The Arsi tribe (formerly known as the Arussi) is one of over 200 people groups belonging to the largest tribe in Ethiopia called the Oromo. Classified as Eastern Cushmites, it is believed that they were gradually pushed westward from the Horn of Africa by the Somali around the tenth century until they entered Ethiopia in the sixteenth century. Today they inhabit the territory between central Ethiopia and the Sabaki River in Kenya. The Oromo are of Hamitic origin and number about 23 million. They are related to the Somali and to the Afars in the Denakil region of northeastern Ethiopia.
The Arsi live in central Ethiopia, mainly on a large central plateau of farmland and wooded area, and extending into a dry, arid Rift Valley region with four lakes.
The Arsi practice polygamy and it is common for men to have at least two wives; some have more. Family units are close knit; fathers are gentle and caring toward small children. Divorce and separation are fairly common. Cattle, goats, sheep, horses, and donkeys are the main source of wealth, and are used to pay the bride price, for religious sacrifices, and legal fines.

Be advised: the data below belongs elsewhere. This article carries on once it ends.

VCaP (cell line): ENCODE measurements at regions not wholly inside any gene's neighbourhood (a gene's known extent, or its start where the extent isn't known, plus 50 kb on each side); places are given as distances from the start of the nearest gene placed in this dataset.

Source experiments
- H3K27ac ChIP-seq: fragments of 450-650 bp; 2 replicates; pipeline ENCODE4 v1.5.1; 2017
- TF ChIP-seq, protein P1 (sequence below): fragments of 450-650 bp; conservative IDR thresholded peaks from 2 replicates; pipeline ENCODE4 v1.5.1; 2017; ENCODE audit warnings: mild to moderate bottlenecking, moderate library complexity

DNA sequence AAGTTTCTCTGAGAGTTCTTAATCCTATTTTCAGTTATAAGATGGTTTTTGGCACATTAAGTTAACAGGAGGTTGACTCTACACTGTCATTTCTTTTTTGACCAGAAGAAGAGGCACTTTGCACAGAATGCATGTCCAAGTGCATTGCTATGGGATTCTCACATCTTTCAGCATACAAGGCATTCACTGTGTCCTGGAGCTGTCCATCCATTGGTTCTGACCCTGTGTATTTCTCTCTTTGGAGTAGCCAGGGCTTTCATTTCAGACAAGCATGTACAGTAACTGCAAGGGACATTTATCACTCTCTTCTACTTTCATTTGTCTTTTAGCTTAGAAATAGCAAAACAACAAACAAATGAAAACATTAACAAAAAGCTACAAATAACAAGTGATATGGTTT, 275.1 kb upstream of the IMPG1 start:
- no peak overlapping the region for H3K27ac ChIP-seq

The local authority of the Arsi tribe—the Gadaa system—is very strong but has not been allowed to be practiced under various ruling governments. The system organizes the Arsi society into groups that assume different responsibilities. It has guided the religious, social, political, and economic life for the Arsi for many years. Under the Gadaa system, the power to administer the affairs of the tribe and to make laws belong to the people. Many representatives come together to make decisions and to create a "check and balance" in their system of rule.
The Arsi are an African people of Hamitic origin. It is believed that they were part of a movement of people who were gradually pushed westward from the Horn of Africa by the Somali around the tenth century until they entered Ethiopia in the sixteenth century. Today they inhabit the territory between central Ethiopia and the Sabaki River in Kenya. The Oromo people are related to the Somali and to the Afars in the Denakil region of northeastern Ethiopia.
To help reach the Arsi and other groups in Ethiopia, SIM works closely with the Kale Heywet Church (KHC), an association with over 7,000 congregations.
Mission work began among the Arsi in April 1947. Today, about 25 Kale Heywet Churches are spread over a wide area where the Arsi live.
The complete Bible was published in Oromo in 1995, but in a different alphabet than the one currently taught. However, since 1998 there is a translation in the Latin alphabet, which is now being distributed. The literacy rate is low, but on the increase. A few Bible charts and gospel recordings with flip charts are available in the Oromo language.
More about the Arsi from: